12 months to an upgraded home
Iris Price | Improvement Center Columnist | January 28, 2016
You've been in your house long enough that it feels as comfortable as an old pair of shoes. Unfortunately, it's also a little worn down at the heels -- more shabby than chic.
Whether you expect to stay or sell, you're at a point where you want to breathe new life into your home's old (but good) bones without making major renovations.
Set a budget, make a plan and give yourself a realistic time frame. If you haven't done any work on your home in years, 12 months should give you a reasonable amount of time to update inside and out.
A year of home renovations start to finish
Month 1. Set a budget. Before you can decide the scope of work, you need to know how much you can spend or what you are able and willing to borrow. Consider your home improvement financing options: savings; home equity loan or line of credit; credit cards.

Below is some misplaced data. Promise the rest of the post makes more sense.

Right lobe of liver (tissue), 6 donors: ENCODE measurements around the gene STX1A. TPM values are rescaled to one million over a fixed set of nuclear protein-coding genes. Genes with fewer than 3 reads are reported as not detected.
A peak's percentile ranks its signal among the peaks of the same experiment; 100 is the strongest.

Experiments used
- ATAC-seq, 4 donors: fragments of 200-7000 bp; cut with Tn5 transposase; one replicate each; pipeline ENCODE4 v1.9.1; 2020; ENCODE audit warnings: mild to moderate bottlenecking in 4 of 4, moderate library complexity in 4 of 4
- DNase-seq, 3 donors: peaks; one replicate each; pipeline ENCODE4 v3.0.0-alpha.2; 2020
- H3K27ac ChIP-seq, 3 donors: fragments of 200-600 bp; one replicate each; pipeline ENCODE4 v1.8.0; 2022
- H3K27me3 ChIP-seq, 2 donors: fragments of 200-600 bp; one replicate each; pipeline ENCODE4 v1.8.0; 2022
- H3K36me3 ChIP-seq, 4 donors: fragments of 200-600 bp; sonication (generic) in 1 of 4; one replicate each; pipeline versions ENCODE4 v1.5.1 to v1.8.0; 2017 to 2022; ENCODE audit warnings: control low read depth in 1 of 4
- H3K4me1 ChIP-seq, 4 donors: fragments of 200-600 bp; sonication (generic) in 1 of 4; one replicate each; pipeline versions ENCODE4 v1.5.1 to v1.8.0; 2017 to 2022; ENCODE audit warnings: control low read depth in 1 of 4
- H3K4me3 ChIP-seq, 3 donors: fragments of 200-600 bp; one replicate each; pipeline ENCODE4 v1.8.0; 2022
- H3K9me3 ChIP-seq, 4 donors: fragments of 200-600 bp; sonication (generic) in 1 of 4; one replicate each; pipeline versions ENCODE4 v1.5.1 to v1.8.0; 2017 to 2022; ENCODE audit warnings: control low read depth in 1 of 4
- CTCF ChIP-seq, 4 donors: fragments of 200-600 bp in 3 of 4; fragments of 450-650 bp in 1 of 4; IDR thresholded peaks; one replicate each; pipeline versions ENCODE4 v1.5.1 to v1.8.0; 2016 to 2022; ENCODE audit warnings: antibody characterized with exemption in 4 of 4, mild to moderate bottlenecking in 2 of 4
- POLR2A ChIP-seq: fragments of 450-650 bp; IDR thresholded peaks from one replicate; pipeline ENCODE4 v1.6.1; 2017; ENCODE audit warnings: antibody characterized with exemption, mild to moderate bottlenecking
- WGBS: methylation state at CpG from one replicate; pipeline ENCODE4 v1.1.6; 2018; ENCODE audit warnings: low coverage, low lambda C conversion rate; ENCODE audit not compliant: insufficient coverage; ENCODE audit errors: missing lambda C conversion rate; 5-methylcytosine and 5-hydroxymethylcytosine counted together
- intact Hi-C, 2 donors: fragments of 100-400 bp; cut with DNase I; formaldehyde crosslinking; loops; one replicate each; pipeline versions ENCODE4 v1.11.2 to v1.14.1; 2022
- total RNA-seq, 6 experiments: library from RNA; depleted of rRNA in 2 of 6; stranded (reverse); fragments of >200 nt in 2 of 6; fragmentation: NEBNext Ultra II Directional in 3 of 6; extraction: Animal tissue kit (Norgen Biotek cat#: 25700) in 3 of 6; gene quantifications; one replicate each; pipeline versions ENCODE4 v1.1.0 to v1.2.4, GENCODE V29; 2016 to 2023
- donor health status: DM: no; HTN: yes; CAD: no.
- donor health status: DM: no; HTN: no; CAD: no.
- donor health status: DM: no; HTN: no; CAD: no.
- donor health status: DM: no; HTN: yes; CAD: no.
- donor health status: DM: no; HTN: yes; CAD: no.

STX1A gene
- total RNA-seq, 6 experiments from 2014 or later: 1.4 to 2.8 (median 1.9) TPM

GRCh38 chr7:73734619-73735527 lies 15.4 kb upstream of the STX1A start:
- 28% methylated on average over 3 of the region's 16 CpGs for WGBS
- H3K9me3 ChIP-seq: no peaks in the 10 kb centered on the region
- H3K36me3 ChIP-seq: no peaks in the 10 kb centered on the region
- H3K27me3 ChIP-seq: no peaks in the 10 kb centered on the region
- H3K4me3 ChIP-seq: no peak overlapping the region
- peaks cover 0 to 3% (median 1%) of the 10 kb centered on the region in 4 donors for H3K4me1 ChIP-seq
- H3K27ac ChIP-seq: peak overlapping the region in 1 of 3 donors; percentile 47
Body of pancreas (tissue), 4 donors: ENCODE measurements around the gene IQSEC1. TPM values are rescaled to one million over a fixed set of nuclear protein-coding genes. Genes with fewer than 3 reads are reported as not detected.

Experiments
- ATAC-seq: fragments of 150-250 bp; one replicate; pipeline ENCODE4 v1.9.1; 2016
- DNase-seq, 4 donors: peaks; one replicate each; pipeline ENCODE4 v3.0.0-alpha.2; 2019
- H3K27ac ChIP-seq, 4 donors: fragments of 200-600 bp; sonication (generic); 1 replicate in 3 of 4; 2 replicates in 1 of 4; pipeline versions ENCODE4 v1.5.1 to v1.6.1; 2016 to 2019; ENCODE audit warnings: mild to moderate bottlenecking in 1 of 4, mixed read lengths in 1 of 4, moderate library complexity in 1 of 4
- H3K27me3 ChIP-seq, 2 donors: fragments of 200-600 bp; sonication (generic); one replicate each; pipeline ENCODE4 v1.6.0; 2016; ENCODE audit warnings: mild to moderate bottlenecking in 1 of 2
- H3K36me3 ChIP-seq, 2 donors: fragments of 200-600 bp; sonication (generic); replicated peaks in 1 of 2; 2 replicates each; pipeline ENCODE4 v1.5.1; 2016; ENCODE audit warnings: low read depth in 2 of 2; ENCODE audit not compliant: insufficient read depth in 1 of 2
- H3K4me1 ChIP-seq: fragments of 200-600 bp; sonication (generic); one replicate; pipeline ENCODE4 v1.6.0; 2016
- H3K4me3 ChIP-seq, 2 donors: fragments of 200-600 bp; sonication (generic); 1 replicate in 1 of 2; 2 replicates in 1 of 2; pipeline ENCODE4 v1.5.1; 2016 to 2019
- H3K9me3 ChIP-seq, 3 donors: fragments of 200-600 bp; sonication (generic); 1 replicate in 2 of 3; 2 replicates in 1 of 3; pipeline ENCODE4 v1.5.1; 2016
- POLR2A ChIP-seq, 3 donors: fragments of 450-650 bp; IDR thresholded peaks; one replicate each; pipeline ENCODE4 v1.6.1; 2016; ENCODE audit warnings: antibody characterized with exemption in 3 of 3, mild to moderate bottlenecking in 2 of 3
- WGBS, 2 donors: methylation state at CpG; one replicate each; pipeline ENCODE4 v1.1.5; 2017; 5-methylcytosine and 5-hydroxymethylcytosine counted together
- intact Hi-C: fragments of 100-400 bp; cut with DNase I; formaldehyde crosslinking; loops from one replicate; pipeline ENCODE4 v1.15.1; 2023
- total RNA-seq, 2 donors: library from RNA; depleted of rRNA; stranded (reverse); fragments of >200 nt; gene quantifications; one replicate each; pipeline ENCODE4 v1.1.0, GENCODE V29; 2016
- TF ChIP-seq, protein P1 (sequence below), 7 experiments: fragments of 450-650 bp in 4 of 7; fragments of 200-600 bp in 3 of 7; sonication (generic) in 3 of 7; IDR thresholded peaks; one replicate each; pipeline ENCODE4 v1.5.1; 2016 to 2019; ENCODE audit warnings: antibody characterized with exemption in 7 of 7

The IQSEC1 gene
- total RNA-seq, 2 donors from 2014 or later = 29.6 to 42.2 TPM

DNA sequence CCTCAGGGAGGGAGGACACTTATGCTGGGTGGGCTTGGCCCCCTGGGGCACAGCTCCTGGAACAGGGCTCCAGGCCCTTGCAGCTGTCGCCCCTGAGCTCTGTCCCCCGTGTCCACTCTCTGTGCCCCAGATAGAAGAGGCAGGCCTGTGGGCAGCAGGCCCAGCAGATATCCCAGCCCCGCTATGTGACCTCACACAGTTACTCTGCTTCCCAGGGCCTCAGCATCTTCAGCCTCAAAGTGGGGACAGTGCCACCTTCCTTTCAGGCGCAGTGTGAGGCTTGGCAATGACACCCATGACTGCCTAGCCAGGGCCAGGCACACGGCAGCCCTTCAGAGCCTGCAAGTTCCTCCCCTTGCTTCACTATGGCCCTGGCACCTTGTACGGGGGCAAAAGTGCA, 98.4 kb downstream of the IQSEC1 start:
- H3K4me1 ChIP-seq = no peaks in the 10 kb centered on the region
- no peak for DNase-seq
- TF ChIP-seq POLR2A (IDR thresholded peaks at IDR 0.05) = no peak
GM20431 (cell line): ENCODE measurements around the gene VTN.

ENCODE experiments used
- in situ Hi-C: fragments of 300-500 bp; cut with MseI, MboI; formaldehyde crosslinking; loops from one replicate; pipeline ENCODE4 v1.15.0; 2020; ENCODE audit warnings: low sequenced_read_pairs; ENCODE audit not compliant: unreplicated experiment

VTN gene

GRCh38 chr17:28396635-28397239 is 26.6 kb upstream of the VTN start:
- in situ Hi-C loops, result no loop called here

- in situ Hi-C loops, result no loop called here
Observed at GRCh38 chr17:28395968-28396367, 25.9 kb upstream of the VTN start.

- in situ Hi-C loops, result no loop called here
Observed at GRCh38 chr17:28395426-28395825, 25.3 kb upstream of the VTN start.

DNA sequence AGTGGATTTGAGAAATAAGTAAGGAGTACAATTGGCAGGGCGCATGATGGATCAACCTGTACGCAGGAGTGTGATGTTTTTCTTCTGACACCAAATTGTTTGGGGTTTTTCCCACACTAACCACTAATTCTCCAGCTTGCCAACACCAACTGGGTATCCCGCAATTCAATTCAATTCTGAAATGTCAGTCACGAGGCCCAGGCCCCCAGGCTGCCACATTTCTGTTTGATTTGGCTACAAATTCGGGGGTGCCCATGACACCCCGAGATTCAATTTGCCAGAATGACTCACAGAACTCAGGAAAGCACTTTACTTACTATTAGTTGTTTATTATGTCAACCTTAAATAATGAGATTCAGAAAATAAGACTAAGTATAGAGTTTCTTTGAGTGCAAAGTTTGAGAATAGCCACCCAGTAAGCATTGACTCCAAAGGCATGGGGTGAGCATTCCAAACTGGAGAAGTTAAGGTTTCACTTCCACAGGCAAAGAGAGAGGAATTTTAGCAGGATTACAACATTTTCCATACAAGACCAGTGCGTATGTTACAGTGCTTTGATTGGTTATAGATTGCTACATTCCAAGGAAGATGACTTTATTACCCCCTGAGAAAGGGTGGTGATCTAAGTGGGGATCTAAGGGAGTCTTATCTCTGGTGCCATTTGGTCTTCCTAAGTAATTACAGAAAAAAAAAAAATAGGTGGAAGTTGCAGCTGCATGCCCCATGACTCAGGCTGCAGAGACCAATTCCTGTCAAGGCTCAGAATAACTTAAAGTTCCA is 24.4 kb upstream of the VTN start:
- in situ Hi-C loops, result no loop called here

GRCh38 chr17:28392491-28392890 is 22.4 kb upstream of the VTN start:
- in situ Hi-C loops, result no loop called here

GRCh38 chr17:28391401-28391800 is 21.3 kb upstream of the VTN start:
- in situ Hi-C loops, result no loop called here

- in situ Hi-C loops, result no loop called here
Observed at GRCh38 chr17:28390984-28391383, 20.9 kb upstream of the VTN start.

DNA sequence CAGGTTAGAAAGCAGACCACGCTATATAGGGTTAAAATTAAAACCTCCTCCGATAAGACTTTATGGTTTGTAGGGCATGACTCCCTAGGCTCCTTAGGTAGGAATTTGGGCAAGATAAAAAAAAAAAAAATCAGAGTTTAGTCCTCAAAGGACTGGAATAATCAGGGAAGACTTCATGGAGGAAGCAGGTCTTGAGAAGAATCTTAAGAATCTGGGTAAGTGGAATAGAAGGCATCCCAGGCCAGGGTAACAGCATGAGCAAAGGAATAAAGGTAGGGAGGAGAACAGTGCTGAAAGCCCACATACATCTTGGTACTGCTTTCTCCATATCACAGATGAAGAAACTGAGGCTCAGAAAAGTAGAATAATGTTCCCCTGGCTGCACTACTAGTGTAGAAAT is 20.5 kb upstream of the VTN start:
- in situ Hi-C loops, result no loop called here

Month 2. Take inventory. Grab your tablet and open your favorite note-taking app. The nice thing about making your lists in an app on a mobile device is that you can carry it with you through the house and yard as you go, and you can rearrange priorities with the slip of a finger. Go room to room giving each a critical appraisal, taking 'before' photos that illustrate issues. What glaring eyesores stand out? What projects have you put off or thought you'd do as part of a major home improvement that you feared you could never afford? Don't forget the outside of the house.
Month 3. Prioritize lists. Make one list for each room or area of your home. Then make a master list and arrange all concerns by priority. Broken, damaged, or worn out components get top priority for repair or replacement. You can take inventory and prioritize tasks in a weekend or two. Call inspectors for things like roofing or plumbing leaks and get at least three estimates for any work they recommend. For DIY tasks, price out the cost of supplies and equipment you may need to rent or buy.